- Djibouti is an arid, desert-like country, characterized by low rainfall, extremely limited agricultural production and a heavy reliance on food imports. More than 40 percent of the population lives in poverty, the majority of whom live in rural areas.
- After consecutive seasons of drought in 2016-2017, adequate rainfall over the past two seasons has improved vegetation conditions and water availability throughout Djibouti, resulting in normal livestock productivity. The Famine Early Warning Systems Network (FEWS NET) estimates that approximately 50,000 people will experience Crisis (IPC 3) acute food insecurity or worse through September—a typical number in need during Djibouti’s lean season, the period when hunger is at its peak. From October to December, the population in need will decrease to 30,000 people, as pastoralists will have increased access to milk and livestock births will facilitate additional sales and increased income. The majority of the severely food-insecure population are refugees who rely on humanitarian assistance to meet their basic needs, as well as poor pastoralists in southeastern Djibouti, who have below-average livestock herd sizes due to losses in previous years.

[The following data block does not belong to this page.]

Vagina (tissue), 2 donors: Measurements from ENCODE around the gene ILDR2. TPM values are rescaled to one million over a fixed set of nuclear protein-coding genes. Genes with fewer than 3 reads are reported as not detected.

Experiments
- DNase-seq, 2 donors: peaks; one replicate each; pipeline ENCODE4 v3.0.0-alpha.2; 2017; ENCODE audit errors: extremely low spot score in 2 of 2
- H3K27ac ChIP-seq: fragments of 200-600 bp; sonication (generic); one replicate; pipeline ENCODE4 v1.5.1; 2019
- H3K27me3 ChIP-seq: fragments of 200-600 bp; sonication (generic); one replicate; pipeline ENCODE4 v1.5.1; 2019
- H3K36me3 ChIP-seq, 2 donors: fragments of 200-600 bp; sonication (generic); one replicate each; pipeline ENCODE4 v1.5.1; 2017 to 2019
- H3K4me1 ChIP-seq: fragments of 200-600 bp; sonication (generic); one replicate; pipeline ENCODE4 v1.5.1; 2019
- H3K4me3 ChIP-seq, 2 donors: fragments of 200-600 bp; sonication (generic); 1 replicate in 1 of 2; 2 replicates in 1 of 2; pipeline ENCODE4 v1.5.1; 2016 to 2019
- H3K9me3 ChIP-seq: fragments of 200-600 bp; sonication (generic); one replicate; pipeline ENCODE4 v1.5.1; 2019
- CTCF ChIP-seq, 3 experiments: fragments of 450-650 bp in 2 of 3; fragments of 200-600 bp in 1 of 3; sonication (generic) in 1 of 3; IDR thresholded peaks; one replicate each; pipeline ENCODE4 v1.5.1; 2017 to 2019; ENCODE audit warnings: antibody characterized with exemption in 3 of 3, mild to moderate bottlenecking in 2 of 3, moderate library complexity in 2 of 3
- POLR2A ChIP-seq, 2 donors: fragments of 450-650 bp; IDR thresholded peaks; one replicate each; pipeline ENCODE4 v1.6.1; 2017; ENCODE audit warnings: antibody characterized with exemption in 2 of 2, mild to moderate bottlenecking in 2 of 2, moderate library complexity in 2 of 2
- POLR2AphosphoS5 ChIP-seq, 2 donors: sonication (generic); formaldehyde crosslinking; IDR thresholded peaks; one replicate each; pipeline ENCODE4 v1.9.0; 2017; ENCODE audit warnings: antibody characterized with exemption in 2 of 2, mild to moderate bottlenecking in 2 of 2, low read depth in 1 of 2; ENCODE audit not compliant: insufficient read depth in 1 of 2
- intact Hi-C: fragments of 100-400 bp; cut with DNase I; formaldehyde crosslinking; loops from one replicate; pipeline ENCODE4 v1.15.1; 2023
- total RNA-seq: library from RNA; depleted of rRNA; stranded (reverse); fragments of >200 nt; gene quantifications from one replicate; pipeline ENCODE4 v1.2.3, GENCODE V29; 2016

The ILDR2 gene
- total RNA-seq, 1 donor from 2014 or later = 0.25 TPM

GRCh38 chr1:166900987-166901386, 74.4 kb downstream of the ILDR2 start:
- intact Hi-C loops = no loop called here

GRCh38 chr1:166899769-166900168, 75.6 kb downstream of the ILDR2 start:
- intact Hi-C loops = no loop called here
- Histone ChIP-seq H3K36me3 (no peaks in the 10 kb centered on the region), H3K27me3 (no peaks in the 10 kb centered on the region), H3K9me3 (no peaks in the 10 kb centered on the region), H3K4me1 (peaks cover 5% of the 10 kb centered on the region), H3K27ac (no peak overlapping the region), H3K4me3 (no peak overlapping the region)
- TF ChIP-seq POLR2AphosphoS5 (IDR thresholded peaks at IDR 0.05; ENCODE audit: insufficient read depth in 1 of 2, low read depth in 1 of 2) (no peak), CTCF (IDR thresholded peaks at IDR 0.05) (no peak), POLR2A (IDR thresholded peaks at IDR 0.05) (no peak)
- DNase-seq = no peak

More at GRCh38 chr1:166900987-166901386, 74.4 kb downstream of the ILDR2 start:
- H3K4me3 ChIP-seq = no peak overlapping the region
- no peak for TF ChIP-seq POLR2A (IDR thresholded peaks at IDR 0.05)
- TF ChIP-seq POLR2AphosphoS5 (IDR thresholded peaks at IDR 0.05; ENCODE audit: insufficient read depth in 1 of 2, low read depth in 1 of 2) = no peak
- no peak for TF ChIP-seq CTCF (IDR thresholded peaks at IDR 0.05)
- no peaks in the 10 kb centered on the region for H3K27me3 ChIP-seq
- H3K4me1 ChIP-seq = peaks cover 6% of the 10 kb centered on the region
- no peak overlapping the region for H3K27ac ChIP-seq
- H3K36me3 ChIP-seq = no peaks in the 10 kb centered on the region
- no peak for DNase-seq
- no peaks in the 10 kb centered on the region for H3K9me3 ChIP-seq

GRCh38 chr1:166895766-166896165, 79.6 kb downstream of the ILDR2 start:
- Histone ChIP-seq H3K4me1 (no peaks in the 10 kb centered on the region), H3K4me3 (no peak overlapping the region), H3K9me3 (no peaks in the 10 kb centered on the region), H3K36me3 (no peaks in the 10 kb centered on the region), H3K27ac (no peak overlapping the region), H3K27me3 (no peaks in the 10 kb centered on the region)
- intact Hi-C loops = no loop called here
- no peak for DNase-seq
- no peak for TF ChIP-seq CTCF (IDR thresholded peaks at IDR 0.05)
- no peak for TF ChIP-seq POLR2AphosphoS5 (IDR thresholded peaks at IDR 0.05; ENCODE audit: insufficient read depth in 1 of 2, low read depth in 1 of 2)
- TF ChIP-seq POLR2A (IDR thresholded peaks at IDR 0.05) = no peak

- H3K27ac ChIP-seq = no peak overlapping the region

- Djibouti is a small nation of less than 1 million people, which hosts nearly 27,000 refugees, primarily originating from Ethiopia, Eritrea, Somalia and, more recently, Yemen. The majority of refugees have resided in camps in Ali Sabieh Region for up to 20 years. Refugee camps in Djibouti are located in very isolated areas and refugees have very limited livelihood opportunities, leaving them vulnerable to food insecurity and dependent on assistance.